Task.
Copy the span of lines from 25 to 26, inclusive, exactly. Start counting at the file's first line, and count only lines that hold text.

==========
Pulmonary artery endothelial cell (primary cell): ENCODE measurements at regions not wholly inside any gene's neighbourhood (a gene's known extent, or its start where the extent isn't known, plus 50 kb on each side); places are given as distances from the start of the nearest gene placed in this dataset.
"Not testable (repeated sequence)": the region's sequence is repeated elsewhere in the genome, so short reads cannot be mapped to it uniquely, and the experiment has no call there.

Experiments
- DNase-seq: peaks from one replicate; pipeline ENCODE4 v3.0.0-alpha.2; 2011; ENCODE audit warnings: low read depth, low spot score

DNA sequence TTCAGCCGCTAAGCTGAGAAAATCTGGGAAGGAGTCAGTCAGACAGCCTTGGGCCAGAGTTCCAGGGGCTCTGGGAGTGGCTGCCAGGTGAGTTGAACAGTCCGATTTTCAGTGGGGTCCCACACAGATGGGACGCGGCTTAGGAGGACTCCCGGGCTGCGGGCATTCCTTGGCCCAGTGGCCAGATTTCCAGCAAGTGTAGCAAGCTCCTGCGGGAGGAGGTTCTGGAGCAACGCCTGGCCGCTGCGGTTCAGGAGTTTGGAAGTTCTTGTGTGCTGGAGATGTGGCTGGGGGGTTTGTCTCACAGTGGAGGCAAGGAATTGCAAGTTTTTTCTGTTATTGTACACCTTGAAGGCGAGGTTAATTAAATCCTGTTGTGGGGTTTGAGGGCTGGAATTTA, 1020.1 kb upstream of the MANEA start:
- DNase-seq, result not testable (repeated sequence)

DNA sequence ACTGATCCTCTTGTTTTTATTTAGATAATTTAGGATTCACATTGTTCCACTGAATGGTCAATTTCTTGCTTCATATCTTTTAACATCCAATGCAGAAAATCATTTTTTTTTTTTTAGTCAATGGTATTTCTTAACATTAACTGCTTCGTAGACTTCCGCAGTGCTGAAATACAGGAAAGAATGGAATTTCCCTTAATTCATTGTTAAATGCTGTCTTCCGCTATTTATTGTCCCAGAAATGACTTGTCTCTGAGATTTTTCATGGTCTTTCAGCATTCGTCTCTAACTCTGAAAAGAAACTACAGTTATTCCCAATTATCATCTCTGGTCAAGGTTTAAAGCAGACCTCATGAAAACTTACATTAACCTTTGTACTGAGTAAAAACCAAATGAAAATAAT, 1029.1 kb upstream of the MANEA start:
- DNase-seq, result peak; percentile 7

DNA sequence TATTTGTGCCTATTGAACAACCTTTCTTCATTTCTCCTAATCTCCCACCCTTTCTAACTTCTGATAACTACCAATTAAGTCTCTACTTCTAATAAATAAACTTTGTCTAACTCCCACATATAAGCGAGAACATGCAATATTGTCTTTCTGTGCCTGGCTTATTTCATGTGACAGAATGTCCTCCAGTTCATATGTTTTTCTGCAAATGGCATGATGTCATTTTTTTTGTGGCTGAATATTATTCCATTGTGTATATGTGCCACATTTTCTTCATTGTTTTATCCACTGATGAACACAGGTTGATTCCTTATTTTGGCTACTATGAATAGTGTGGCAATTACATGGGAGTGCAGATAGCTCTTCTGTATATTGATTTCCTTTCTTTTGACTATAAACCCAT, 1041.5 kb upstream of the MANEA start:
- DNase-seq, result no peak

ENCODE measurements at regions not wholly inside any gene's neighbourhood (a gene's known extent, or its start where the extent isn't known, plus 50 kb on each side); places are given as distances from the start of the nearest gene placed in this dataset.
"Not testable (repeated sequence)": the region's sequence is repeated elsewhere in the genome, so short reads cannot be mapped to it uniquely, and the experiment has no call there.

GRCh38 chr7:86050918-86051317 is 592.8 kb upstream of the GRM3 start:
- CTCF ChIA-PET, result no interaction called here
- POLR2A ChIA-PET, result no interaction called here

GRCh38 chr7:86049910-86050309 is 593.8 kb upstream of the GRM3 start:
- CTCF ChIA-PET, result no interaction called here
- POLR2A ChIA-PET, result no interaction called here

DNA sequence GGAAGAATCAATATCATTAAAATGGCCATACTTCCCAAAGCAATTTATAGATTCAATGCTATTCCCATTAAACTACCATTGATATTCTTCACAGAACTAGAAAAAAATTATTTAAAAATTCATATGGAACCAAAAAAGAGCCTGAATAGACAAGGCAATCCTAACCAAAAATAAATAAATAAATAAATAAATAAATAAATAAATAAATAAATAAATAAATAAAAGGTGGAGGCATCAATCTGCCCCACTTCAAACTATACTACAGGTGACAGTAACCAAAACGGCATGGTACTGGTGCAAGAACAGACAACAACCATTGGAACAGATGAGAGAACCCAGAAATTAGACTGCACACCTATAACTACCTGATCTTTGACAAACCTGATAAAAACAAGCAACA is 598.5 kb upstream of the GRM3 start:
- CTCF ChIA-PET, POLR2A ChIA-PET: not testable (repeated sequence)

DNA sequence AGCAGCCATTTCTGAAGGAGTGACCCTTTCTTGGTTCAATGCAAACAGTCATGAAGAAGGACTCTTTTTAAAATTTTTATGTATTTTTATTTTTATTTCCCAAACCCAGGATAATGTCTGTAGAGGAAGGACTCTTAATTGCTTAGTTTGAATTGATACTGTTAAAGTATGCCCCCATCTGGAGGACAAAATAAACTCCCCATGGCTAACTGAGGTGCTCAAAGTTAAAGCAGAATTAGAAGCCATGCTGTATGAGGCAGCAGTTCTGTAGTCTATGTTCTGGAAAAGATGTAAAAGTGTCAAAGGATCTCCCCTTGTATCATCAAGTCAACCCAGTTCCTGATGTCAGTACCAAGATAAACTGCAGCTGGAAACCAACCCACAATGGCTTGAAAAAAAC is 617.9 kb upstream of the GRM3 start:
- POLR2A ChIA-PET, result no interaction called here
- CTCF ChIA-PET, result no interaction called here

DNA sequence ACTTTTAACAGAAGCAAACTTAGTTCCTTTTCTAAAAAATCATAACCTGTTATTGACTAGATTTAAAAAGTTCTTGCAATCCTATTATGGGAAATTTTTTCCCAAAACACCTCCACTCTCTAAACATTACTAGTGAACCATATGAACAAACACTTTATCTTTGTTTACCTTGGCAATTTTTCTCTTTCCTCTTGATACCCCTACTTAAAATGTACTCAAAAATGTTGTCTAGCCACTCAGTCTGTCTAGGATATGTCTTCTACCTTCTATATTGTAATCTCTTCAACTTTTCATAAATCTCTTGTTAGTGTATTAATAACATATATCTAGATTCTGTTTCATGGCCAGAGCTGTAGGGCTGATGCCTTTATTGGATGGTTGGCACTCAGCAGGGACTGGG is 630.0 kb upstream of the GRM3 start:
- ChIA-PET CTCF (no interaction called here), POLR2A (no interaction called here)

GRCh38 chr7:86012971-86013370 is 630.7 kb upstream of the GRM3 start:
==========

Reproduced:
- ChIA-PET CTCF (no interaction called here), POLR2A (no interaction called here)

GRCh38 chr7:86012971-86013370 is 630.7 kb upstream of the GRM3 start: